Bad Boys, Bad Boys

There used to be a time I wanted a thug. Yes, that Timbaland wearin’, jersey-sportin’, jean-saggin’, swagger-havin’ stud that would just scoop me up and give it to me rough and sweet. (I drew the line at gold teeth. Yuck!) The perfect example: Felicia “Snoop” Pearson from The Wire. I used to have a small crush her – until I heard her talk. It was all over.

I’ve dated a couple of these women, ones who grew up rough around the edges but could hold a sistah down.

One such stud, “Redd,” was my first thug-stud. Really, she was my first everything: first lover, first real adult relationship. I shouldn’t say Redd was a bad boy, just that her growing up was far from a white-picket fence existence, and it hardened her attitude to the world. Redd was always in survival-mode from being ejected from her home as a teen for being gay, so she had that street-smart swagger that made her seem dangerous almost. When one of my friends first told me about her (as a set-up), I asked what Redd looked like.

Her words I would never forget: “Well, she looks like the kind of woman no one would mess with.”

And she did. With her muscled arms and stocky body, Redd gave off that “don’t fuck with me” vibe. That was until you got to know her, because then she would do anything for you. Especially me. With me, she could let her guard down and open up about the things she had been through. Redd was my my protector, I felt safe. Where I was more book smart, Redd was head smart, and it made for a great combination – at least until it ended. (That’s another story for another day).

The second and last bad boy was a stud I’d label “Nate Dogg.” Nate was a woman I met online, when I was going through a dating dry spell. Exchanging short emails, we got a good vibe going on the phone, talking about life and our past relationships. Although we hit it off, we were opposites in our backgrounds. Nate was a smoker, with hardly much education, and later I discovered, a convicted felon. A dark-skinned homegirl with blonde (yes, blonde) close-cropped hair, she wasn’t what I thought once we met, appearance-wise. But nonetheless we hung out frequently, not doing too much other than chillin’ at her apartment. She worked from paycheck to paycheck and her resources were tight since she had recently relocated to my town.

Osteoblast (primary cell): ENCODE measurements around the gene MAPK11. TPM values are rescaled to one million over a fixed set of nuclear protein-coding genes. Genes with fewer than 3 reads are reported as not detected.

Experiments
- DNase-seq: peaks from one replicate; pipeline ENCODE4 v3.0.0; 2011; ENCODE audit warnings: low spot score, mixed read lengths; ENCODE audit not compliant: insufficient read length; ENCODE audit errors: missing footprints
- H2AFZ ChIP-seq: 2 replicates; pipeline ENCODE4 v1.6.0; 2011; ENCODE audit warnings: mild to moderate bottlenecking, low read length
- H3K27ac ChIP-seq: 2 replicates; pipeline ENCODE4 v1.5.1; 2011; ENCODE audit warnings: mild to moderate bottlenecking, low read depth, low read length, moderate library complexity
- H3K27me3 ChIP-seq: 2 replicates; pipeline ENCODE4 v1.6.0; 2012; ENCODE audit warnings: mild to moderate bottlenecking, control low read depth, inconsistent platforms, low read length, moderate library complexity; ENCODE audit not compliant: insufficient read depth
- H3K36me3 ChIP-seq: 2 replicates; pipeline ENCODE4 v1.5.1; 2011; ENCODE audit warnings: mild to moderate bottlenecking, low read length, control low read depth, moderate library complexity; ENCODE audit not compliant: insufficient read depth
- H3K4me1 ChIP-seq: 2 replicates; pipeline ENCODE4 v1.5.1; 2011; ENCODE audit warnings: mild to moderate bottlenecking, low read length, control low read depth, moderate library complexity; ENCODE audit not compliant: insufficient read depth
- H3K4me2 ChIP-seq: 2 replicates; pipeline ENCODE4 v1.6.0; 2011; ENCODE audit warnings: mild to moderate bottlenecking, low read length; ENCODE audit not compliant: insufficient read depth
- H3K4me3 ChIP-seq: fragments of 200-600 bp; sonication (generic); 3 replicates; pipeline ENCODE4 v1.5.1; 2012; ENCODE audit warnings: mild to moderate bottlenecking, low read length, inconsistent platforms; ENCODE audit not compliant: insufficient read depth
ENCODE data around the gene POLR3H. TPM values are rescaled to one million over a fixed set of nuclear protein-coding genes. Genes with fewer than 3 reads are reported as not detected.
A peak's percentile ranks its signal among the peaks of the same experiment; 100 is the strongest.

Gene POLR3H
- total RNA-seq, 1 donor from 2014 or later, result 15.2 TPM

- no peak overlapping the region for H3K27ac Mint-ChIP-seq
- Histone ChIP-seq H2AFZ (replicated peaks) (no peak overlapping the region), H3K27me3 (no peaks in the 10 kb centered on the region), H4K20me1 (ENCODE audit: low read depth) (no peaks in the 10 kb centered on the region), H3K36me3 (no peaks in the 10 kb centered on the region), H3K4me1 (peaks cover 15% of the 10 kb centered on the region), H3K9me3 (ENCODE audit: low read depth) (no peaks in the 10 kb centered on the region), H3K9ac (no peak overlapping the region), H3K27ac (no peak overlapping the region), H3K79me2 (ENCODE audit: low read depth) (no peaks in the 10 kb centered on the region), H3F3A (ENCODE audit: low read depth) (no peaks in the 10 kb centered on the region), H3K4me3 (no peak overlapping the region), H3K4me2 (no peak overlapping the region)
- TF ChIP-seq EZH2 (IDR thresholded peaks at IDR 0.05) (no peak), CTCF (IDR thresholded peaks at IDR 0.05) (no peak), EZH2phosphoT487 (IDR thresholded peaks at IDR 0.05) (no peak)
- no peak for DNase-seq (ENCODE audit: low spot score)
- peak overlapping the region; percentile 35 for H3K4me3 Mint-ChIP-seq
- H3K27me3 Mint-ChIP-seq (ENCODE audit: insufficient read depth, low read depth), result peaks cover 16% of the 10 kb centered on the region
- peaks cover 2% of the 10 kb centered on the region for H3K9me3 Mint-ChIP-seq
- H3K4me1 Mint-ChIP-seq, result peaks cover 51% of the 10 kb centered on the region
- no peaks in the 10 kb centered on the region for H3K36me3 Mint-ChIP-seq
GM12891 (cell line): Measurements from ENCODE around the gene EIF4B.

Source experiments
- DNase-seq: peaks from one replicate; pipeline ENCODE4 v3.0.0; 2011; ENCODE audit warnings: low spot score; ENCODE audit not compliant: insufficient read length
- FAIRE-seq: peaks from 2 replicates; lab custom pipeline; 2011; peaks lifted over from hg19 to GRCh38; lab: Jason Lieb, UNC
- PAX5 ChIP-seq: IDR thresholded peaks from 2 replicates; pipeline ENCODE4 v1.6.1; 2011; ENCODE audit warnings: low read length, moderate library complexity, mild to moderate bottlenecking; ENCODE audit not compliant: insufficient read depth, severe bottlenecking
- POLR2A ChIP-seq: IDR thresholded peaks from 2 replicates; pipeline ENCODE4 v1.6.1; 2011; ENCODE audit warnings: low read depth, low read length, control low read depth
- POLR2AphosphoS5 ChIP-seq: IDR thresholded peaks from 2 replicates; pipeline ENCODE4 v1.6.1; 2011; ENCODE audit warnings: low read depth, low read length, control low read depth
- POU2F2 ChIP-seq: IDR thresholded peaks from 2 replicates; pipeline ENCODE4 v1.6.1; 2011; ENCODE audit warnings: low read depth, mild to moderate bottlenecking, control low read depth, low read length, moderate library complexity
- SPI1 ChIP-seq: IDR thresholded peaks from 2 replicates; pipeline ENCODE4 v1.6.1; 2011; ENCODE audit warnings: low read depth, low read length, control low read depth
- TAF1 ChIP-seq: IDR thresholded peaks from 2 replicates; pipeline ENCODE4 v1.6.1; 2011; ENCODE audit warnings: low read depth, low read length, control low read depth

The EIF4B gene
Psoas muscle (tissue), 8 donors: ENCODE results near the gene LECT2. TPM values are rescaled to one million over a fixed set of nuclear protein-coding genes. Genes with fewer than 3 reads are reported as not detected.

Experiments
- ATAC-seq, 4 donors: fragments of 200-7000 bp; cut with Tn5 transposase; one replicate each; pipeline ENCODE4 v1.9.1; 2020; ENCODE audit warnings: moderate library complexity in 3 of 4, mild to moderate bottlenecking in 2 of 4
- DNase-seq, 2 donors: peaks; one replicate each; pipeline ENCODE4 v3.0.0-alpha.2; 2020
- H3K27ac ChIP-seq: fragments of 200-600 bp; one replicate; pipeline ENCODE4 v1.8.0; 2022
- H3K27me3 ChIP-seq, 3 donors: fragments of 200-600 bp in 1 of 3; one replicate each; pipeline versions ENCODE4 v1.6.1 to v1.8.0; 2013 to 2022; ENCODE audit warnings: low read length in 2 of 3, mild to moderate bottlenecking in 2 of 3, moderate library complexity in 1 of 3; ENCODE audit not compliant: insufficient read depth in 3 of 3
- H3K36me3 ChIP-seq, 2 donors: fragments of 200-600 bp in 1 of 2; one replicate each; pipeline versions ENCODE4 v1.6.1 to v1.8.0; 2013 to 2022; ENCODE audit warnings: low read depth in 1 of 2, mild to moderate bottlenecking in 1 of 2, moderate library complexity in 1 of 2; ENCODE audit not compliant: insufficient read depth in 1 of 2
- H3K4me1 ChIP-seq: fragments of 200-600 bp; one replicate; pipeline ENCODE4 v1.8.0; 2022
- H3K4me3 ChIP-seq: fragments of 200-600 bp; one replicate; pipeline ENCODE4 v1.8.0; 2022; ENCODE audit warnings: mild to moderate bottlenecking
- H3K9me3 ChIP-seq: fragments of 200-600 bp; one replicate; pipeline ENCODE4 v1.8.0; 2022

While there were a few spaghetti dinners here, and a few nightcaps there, we never really defined what we were doing. We weren’t exclusive, as I could tell by the inconspicuous phone calls she got. And, truth be told, I wasn’t even sure if I wanted a relationship with her. The felon thing freaked me out at first (although once she explained, it didn’t seemso bad; a white-collar crime). But the way she looked in her wifebeater and low-riding jeans with just a peek at what was underneath her boxers had me all flustered.

It was no-strings fun. Then after a while, it kind of fizzled out. The calls and text messages slowed down. She had told me she was planning to move again, and I just figured she followed through on her move. It was confirmed when she texted me one day.

“Deepdiva, this Nate. I’ moving to Georgia today. Ive transferred my job.”

We lost touch after this point. Then a month or so later, Nate called me, and explained the real reason she left. Apparently, Nate had been cultivating a relationship with another woman while seeing me. She moved in with this new chick and her houseful of kids. However, Nate’s bad boy persona had met her match when things went horribly wrong after a month – the girl pulled out a butcher knife on Nate during an argument, chasing and threatening to kill her. She was then forced to relocate again (her third city in six months), and now that that drama was out of her life, she was blowing up my phone. Nate wanted me to visit her. I declined.

By then, I had gotten those bad boys out of my system, and was looking forward to a new relationship with my soft-stud Lebron. I didn’t have time to go backward. I haven’t looked back since.


Yep! Wanda's Gay!

Not that it comes as any surprise to me, but Wanda Sykes has recently come out. She says because of the recent passing of Proposition 8, she had to speak out by proclaiming herself as a lesbian.